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Ah Ma's Steamed Sponge Cake (鸡蛋糕) {Recipe}

By July 14, 2017 ,

I've been living in Melbourne for eight-and-a-half years now, and every winter is just as painful as the last. Perhaps its the longing for some warmth and comfort that made me crave for childhood flavours from Malaysia.

Years ago, my Ah Ma (grandma) lived with us in KL following her knee reconstruction surgery, and she introduced us to many simple but delicious traditional food. Among them is the old-fashion steamed sponge cake. Using only flour, sugar and eggs, grandma would hand-mixed in a plastic bucket. In order to create the light and fluffy texture typical of a sponge cake, ah ma would whip out her old-school spring whisk/egg beater that is the size of a hand-held vacuum, add some Fanta or Sprite to create fizz and air, then she would start whisking away until the batter was thick, glossy and creamy. The mixture was then placed in a bamboo basket and steamed until the mixture set and we would have steamed cake for breakfast or as prayer offering. Making the cake was a family affair, as we would take turns to whisk the batter.

Sadly, Ah Ma got too frail in her later years and passed away a few years ago. But the taste of the sponge cake stayed with me and on this particular winter, I have a very strong craving for it. Lucky for me, this cake is not unique to my Ah Ma - I found a few recipes from people who recreated their Ah Ma's steamed sponge cake. Although this cake is not a 100% replica of my Ah Ma's recipe, I dare say it's quite close to the original. Moreover, the new and improved recipe does not require a bucket from Bunnings, a DIY hand whisk or Fanta. My regular Sunbeam mixer and Kmart steamer did most of the work and I got to enjoy a traditional steamed sponge cake.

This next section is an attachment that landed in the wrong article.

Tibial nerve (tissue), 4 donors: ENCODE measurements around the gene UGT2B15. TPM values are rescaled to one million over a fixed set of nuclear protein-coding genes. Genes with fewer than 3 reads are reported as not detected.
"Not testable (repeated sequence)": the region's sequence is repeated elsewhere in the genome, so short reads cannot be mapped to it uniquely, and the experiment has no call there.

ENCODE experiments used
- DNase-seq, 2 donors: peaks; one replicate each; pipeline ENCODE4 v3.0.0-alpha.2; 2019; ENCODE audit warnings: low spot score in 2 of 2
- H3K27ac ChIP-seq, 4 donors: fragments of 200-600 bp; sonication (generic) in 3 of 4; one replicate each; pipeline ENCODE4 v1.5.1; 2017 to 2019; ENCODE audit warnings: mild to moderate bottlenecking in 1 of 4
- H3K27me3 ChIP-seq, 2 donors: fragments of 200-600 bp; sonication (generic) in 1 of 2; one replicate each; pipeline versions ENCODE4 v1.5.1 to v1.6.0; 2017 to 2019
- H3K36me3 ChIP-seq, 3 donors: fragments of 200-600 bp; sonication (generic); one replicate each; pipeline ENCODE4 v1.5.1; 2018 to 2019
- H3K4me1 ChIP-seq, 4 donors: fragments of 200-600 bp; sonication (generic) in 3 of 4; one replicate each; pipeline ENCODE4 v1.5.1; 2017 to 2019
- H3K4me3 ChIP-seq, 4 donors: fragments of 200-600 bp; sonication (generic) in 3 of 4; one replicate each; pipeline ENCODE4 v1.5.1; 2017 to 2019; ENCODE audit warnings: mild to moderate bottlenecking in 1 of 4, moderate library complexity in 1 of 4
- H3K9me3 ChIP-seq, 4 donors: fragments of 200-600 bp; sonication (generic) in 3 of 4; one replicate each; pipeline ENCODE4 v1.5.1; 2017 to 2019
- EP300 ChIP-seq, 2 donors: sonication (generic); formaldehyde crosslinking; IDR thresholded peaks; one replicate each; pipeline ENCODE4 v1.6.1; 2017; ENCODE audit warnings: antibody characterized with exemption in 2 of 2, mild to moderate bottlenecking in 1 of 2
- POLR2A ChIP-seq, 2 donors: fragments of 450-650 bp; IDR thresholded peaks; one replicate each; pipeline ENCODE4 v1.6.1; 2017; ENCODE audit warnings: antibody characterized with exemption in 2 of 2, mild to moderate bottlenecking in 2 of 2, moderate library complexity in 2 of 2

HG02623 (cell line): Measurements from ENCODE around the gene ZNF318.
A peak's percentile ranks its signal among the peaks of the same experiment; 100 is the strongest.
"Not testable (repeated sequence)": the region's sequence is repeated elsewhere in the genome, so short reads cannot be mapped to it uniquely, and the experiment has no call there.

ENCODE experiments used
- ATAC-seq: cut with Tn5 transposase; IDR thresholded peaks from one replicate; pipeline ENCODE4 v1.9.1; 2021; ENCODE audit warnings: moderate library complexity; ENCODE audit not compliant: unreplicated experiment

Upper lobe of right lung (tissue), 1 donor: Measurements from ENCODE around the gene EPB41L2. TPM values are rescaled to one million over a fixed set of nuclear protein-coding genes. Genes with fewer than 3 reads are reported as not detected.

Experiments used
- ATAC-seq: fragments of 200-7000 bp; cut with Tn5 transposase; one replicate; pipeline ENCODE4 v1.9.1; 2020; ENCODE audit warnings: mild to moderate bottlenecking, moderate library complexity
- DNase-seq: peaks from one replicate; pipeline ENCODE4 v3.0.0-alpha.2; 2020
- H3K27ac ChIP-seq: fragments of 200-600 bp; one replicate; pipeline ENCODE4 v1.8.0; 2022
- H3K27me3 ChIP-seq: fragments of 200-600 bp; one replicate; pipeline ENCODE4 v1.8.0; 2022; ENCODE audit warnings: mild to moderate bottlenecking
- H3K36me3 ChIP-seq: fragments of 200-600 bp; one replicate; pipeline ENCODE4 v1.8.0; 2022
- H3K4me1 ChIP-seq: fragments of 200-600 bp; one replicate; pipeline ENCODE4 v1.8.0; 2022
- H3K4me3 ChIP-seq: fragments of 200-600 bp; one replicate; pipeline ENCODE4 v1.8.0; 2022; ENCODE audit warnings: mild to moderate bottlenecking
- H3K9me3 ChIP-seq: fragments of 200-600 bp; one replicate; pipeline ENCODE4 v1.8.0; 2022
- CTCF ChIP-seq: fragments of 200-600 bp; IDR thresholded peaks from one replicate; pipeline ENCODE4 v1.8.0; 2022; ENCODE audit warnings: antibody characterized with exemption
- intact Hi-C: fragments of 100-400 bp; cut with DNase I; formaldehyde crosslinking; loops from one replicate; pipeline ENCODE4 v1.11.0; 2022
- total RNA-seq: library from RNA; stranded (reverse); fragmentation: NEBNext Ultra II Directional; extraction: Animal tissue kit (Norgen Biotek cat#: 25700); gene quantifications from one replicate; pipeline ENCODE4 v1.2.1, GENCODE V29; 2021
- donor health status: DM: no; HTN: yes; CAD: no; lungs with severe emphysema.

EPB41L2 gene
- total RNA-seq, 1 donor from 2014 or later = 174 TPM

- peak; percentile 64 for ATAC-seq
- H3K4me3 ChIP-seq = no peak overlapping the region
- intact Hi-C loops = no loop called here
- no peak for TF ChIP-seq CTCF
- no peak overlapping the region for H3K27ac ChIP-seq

I am also pleased to report (especially to my dad) the cake remained soft and moist up until the very last slice. So dad, give it a go!

Ah Ma's Steamed Sponge Cake

140g all purpose flour
5 medium eggs
240g sugar

Beat egg and sugar in a mixer over low speed for 2 minutes, increase to medium high speed and continue to beat until double in volume (about 30 minutes), thick, creamy and pass the ribbon stage. Change to low speed, beat for another 1 to 2 minutes to minimise the air bubbles.

Sift in flour, mix slowly with a spatula and combine well.

Pour the cake mixture into a prepared 8 inch lined baking tin, rest for 10 minutes.

Steam over high heat for 40 minutes, then wait 1 minute before removing the cake.

Serve after slightly cool down.

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